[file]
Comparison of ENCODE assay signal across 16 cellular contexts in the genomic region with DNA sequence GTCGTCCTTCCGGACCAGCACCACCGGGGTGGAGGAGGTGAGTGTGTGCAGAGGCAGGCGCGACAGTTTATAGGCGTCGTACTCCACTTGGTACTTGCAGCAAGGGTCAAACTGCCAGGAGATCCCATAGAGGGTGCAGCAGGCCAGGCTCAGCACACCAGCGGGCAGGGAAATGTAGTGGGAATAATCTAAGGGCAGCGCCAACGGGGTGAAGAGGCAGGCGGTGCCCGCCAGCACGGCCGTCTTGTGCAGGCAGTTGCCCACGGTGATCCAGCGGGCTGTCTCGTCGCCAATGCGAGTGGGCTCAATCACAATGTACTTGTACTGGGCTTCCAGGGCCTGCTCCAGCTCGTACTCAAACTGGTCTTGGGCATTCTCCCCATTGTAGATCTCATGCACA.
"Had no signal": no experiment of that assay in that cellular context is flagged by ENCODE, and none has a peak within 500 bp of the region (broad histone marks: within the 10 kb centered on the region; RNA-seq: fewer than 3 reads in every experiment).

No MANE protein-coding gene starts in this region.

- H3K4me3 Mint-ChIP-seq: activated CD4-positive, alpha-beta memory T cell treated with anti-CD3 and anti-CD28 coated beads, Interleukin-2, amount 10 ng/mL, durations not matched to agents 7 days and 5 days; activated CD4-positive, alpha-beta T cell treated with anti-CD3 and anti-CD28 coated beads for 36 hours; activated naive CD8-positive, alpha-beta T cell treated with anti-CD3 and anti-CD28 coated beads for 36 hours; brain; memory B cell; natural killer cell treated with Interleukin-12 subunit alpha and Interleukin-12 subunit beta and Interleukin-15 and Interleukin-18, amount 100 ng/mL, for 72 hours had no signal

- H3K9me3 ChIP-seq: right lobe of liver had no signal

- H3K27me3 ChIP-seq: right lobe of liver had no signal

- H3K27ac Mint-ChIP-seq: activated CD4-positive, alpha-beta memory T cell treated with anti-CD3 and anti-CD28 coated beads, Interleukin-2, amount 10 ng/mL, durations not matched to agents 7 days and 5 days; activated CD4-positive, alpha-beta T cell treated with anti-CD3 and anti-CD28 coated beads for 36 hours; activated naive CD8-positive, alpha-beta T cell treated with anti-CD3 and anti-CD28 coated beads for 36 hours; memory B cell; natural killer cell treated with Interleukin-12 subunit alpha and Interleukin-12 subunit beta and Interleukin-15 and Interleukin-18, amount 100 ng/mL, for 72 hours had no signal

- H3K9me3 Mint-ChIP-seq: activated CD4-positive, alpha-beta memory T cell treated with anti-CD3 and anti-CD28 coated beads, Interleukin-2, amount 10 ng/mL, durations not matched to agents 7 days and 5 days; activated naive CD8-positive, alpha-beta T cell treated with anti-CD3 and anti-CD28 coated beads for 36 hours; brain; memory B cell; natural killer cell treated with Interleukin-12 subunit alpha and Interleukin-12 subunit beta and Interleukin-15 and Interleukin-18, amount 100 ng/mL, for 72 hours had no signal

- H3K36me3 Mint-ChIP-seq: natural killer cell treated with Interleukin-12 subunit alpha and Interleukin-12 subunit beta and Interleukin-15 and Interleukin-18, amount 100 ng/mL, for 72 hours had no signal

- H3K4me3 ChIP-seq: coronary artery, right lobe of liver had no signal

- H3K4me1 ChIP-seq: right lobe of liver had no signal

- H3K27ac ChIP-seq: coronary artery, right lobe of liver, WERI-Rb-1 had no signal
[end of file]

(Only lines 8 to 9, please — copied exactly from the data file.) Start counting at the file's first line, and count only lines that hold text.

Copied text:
- H3K9me3 Mint-ChIP-seq: activated CD4-positive, alpha-beta memory T cell treated with anti-CD3 and anti-CD28 coated beads, Interleukin-2, amount 10 ng/mL, durations not matched to agents 7 days and 5 days; activated naive CD8-positive, alpha-beta T cell treated with anti-CD3 and anti-CD28 coated beads for 36 hours; brain; memory B cell; natural killer cell treated with Interleukin-12 subunit alpha and Interleukin-12 subunit beta and Interleukin-15 and Interleukin-18, amount 100 ng/mL, for 72 hours had no signal

- H3K36me3 Mint-ChIP-seq: natural killer cell treated with Interleukin-12 subunit alpha and Interleukin-12 subunit beta and Interleukin-15 and Interleukin-18, amount 100 ng/mL, for 72 hours had no signal